The Future Is… Tesla

Excluding the 2 subjective points at the end, I’m not seeing another automaker offer something comparable for 1, 2, or 3, let alone 1, 2, and 3. These are critical pieces of the electric vehicle future. If other manufacturers don’t quickly catch up by making some big (many would say risky… I wouldn’t) moves, they are going to end up 1) waiting a long time until they can catch up to Tesla in EV sales (assuming they ever can)… just looking at the supply side of the equation, 2) having to pay Tesla to use its Supercharger network, or simply offering inferior products year after year, and 3) offering inferior products year after year (and perhaps someday revolutionizing the software side of their business).

It’s hard to see any other manufacturers as being serious about electrification when they are so far behind Tesla on 1–3. Or, they are simply far too slow-moving to compete in this new sector, which is no better for their businesses and shareholders, but at least lets them off the hook a bit morally. In either case, though, it looks like Tesla dominates the future of automobiles.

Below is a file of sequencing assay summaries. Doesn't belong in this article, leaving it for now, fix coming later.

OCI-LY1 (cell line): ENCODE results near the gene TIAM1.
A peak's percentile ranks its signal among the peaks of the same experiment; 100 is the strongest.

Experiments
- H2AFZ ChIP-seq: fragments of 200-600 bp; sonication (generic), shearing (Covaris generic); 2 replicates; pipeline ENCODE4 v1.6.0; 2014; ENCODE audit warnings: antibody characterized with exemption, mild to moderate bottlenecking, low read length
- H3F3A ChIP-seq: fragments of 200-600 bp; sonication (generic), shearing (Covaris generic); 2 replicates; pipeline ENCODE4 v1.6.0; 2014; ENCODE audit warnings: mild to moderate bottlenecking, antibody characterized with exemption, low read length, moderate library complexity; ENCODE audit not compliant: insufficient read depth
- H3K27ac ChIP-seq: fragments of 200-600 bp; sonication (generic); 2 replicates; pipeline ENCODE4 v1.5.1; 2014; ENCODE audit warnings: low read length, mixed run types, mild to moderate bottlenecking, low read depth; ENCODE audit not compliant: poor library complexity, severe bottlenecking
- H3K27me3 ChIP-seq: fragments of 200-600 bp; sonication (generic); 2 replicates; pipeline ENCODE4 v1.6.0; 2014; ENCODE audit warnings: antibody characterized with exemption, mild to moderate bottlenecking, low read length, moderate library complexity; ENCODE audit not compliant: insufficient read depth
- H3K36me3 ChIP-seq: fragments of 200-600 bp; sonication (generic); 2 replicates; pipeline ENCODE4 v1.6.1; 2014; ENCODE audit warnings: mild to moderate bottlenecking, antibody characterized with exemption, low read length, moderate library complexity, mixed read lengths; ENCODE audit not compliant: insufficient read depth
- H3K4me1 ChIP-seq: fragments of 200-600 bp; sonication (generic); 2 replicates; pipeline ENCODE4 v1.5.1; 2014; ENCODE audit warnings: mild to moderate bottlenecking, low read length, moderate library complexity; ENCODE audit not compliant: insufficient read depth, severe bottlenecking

17 thoughts on “Tesla’s Competitive Advantages — 5 Big Ones

  1. I agree with most of those 5 points, but I would add a couple:

    Ground up EV design, with one of the lowest drag Cd’s of any car on the road.

    Smart business plan: build a top of the line, no compromise, great looking – and yes, expensive; so you can pay for the development costs, and have a car that people lust after – and you have a halo car for all EV’s. Because, what Elon Musk wants to do more than anything else is, show how good EV’s are.

    EV’s are what we would build if we started with a fresh design, now, with what we know what we know.

    Direct sales is very smart, too. Car dealers are in a strange place, and there are good reasons why nobody really likes to buy cars from them. Same goes for paid advertising – who watches ads, anyway?